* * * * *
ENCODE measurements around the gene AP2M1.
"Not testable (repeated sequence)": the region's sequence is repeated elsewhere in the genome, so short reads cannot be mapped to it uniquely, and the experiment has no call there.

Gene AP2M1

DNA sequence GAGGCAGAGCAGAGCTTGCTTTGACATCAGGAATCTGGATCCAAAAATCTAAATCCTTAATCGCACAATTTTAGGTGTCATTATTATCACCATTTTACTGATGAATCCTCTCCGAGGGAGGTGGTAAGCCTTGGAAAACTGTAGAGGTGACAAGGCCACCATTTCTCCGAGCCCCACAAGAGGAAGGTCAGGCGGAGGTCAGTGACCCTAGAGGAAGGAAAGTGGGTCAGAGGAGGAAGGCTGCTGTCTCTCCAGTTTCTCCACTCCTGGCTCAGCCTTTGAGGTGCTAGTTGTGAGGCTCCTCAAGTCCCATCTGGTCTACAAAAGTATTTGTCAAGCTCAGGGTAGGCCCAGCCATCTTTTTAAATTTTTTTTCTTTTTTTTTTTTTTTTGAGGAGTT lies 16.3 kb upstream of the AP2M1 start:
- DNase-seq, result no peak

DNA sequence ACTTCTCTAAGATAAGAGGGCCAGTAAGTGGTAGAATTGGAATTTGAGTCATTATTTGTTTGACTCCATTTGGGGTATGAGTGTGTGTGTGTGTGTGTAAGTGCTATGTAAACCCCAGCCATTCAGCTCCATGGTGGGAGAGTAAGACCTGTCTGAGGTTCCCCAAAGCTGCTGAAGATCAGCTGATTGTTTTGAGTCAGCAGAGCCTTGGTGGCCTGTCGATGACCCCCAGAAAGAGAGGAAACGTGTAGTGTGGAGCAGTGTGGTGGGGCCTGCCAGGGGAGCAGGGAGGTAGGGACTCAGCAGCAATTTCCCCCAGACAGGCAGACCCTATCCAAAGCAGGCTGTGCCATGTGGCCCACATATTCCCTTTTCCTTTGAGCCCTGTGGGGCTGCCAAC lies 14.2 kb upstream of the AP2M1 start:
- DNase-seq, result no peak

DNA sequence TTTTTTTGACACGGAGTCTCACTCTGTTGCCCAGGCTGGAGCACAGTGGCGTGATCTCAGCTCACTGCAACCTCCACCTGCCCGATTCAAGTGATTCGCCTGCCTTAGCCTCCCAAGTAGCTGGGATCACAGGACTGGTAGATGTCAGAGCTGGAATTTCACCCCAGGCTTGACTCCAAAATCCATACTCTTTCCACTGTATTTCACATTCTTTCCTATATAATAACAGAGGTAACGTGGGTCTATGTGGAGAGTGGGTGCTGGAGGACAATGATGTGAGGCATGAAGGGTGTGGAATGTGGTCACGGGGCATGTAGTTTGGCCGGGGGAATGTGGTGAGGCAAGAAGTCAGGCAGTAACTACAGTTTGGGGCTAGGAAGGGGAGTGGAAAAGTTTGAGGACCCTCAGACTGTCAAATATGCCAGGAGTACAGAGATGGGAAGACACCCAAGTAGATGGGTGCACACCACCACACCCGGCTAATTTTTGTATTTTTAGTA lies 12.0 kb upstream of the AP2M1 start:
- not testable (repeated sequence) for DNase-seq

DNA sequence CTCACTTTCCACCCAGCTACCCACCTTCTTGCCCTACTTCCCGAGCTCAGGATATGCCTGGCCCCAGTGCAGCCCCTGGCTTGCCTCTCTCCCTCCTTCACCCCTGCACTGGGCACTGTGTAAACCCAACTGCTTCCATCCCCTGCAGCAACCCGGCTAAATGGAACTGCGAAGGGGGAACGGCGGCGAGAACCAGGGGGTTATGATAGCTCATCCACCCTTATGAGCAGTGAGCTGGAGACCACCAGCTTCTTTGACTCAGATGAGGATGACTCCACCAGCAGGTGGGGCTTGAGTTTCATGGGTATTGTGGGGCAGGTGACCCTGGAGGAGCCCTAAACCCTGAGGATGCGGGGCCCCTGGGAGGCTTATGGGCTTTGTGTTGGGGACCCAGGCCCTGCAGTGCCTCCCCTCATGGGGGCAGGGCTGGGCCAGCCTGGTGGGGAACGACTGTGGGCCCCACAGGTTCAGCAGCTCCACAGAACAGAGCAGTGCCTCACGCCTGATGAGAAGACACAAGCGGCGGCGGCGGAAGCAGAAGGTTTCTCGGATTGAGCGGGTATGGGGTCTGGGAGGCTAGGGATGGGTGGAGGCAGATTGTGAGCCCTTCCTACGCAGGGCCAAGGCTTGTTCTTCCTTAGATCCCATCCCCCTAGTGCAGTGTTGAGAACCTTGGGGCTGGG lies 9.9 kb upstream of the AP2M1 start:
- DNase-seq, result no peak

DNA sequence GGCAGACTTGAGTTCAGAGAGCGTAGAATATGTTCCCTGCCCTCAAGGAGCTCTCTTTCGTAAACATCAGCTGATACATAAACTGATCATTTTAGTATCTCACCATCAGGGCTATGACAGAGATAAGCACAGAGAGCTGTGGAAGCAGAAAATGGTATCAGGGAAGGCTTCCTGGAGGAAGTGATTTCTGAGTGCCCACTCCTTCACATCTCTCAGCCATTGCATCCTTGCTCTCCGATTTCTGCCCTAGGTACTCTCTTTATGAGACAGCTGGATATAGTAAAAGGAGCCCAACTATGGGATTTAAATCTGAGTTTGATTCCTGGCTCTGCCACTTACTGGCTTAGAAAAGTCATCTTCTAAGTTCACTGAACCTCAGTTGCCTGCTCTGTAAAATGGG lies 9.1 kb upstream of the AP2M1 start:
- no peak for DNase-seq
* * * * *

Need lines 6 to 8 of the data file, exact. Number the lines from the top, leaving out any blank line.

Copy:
DNA sequence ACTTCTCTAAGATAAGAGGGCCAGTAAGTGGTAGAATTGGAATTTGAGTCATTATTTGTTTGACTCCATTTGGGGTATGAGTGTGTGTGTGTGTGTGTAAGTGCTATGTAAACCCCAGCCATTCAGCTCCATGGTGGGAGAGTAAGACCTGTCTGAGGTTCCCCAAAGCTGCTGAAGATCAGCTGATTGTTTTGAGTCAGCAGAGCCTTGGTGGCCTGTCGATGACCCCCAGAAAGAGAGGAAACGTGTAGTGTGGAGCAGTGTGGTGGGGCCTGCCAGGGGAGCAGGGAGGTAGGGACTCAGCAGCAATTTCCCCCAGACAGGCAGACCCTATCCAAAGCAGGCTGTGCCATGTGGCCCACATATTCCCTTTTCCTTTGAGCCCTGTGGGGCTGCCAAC lies 14.2 kb upstream of the AP2M1 start:
- DNase-seq, result no peak

DNA sequence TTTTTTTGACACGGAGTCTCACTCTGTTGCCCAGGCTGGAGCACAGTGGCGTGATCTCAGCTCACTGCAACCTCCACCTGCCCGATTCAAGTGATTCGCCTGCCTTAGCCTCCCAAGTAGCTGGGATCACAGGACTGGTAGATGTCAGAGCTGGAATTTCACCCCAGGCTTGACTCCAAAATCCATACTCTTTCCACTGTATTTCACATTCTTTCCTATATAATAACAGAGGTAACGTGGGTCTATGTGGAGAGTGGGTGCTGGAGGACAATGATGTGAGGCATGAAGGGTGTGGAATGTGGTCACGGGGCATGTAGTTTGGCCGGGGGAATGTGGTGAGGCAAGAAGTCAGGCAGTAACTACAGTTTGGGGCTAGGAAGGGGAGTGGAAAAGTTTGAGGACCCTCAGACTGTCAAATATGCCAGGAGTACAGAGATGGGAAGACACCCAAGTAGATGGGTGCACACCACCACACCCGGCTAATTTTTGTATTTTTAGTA lies 12.0 kb upstream of the AP2M1 start: